Tucker’s current difficulties with the litter-box reminded me of how and why my roly poly little friend came to live with me. His previous owners had decided to return him to the rescue group from whom they had adopted him because he was wetting outside the litter-box. He was feeling stress over the arrival of a new baby, and it unnerved his aim. He was returned to the rescue group from which he had come and, as an emergency measure, he came to stay with me.
His world was thrown into turmoil. He reacted badly and had to be force-fed for six or seven days, as he would not eat. He wet on a couple of cat-beds but otherwise settled down after a time. I decided that it would be unfair to him to put him through a similar experience when he was adopted by others, so I kept him. Besides, I liked the roly poly little fellow.
This recent problem with his wetting made me think about how easily some people will give up on pets. I don’t claim to be better than others; I can understand the frustration at having a cat suddenly, and seemingly without cause, urinate on valuable carpets or furniture. I can understand the point of view but I cannot sympathise with it. The thought crossed my mind that my life would be much more convenient without Tucker. The thought also crossed my mind that I would be richer if I robbed a bank. It doesn’t mean that either thought received my approval.
Besides, convenience should not be why we live our lives. If we lived solely for convenience, we would have practically no relationships. Marriage would be out. Children would not exist. I am neither married nor a father, but I don’t need to be to realise that having a spouse and/or offspring is highly inconvenient. Even when the situation is at its most enjoyable, it is rarely convenient. But we do not, thank God, live life for how smoothly it runs. We accept certain hardships in return for the advantages that friendship and love, entertainment and joy bring.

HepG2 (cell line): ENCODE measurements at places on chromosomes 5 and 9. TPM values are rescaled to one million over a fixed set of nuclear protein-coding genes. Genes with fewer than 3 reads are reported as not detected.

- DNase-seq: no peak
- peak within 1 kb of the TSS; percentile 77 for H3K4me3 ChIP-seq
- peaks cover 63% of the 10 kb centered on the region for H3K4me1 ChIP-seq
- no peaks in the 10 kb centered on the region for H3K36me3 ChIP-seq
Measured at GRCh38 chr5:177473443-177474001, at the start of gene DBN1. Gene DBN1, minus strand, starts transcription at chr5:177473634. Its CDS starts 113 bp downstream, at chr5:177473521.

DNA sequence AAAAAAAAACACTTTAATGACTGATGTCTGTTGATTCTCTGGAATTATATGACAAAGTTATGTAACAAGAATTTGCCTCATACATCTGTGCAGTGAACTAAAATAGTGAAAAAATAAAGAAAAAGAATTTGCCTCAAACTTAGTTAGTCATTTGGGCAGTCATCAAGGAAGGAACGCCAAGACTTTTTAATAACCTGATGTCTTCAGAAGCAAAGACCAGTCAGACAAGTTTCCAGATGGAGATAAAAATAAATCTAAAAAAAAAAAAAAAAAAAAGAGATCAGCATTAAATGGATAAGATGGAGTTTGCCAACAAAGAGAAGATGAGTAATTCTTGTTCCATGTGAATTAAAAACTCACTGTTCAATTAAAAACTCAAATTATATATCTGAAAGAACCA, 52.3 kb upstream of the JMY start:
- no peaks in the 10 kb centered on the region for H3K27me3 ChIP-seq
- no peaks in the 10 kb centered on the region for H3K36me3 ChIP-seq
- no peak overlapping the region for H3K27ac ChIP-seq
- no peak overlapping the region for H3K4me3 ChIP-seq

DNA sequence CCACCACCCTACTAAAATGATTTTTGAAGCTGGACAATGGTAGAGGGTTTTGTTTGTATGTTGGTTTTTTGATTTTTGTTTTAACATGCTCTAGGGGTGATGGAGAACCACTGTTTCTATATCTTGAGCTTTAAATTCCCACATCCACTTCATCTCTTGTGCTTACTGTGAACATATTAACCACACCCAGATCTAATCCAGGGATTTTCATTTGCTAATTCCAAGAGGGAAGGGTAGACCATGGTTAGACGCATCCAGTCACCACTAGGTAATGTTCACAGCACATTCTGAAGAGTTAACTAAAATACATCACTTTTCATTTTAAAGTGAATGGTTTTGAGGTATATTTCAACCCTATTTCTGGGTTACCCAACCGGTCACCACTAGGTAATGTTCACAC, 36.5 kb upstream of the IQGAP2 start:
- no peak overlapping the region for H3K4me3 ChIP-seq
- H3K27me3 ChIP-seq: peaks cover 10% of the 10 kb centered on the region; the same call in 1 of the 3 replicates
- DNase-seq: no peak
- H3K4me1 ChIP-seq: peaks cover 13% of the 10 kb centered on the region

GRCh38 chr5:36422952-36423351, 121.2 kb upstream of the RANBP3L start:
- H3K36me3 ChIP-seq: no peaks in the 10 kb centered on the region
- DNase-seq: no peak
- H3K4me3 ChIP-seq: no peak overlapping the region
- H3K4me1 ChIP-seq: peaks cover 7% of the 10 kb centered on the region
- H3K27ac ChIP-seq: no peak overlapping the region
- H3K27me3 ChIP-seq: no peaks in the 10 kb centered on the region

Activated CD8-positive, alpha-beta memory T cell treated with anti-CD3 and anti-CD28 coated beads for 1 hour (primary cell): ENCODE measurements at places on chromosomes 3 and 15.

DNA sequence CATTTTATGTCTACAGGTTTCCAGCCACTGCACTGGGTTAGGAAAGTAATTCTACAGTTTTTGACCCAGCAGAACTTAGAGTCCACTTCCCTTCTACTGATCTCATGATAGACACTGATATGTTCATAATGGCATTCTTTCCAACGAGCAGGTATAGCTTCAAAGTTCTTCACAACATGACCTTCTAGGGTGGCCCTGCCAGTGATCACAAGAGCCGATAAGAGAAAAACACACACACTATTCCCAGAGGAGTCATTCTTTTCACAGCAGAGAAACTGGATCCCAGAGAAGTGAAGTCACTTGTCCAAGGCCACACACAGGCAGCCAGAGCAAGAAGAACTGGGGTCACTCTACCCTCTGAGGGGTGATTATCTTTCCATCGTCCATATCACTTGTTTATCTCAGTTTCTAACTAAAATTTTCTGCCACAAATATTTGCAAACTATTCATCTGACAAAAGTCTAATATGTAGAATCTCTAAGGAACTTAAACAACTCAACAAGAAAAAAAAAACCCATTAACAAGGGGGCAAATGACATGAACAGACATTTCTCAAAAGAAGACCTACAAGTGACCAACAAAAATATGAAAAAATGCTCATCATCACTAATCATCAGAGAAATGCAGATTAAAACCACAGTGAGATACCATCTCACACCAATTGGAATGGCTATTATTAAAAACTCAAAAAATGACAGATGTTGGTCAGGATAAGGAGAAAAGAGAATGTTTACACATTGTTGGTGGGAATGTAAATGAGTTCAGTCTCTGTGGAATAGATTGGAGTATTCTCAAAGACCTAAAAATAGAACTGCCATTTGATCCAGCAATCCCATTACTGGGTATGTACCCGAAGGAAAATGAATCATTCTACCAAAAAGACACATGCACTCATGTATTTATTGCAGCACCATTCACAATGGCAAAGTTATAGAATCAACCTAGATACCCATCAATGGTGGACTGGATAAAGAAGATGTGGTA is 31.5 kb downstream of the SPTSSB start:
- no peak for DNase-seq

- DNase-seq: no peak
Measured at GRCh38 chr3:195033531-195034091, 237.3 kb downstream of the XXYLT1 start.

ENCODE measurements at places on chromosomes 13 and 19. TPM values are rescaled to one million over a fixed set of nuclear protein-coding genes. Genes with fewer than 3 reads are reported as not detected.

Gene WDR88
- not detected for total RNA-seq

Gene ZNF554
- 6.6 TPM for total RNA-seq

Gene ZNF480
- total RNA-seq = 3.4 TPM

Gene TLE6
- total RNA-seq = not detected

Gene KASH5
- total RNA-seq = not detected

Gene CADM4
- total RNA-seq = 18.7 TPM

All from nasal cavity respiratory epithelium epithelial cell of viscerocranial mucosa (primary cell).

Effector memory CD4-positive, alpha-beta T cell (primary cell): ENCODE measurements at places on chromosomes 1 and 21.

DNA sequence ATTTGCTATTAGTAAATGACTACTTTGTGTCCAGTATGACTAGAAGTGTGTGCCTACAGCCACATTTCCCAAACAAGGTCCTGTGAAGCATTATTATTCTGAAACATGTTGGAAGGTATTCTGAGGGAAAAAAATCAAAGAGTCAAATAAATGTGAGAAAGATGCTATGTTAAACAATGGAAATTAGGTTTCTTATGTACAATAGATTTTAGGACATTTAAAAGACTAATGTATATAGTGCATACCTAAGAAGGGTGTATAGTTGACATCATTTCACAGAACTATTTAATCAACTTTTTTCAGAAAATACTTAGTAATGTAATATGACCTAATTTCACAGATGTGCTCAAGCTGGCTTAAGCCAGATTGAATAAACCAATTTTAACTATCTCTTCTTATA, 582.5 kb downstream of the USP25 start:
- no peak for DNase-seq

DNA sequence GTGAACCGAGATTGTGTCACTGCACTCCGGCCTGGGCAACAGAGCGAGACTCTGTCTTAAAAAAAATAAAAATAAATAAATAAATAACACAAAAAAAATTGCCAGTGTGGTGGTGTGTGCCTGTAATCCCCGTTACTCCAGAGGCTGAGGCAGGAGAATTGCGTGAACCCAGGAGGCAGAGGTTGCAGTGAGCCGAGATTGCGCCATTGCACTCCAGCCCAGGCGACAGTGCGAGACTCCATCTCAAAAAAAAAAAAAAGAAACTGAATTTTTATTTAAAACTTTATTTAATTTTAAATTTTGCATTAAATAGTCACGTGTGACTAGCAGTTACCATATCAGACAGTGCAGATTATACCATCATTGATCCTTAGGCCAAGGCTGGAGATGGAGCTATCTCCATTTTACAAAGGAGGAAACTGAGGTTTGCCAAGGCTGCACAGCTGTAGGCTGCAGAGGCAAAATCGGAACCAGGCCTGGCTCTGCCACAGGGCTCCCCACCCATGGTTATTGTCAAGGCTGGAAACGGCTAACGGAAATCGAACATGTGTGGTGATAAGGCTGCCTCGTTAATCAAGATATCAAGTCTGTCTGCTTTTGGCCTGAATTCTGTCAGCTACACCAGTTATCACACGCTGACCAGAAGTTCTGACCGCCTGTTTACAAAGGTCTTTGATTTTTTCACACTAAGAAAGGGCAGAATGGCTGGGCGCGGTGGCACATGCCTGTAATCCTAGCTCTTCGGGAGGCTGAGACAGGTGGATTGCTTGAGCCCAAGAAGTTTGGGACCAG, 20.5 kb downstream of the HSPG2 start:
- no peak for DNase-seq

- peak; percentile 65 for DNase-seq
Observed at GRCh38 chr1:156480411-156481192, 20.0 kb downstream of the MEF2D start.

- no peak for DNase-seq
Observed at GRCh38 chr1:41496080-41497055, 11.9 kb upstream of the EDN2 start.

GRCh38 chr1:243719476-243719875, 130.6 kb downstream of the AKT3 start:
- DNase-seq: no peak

As well, there is the commitment I made to Tucker. I never said explicitly that I would always take care of him. It was, however, implied in my acceptance of him moving permanently into my home. To abandon him when things became difficult for me would be easy, but it would hardly be decent behaviour. Society, civilisation itself, depends upon not accepting mere convenience as a basis for relationships. By keeping Tucker, I have saved civilisation!
Well, perhaps not. But I feel civilised by keeping him. He depends upon me to keep him safe and healthy; he depends upon me without even thinking about it. Cats, dogs and other animals kept as pets don’t. They accept things as they are. They don’t think that perhaps tomorrow they won’t have homes. They trust in the people who care for them. They literally cannot conceive of things going wrong.
I could give up the roly poly one, I suppose. But when he ambles across a room just to push his big melon head against my leg, when he looks up at me with his round moon-face, I see that he trusts me without knowing that he does. And to respond positively to that trust is decent, it’s civilised. I’m not really changing the world, or even making it better, by taking care of Tucker. It may be civilised, but that’s not why I do it. I do it because I like him. I do it because he’s my friend.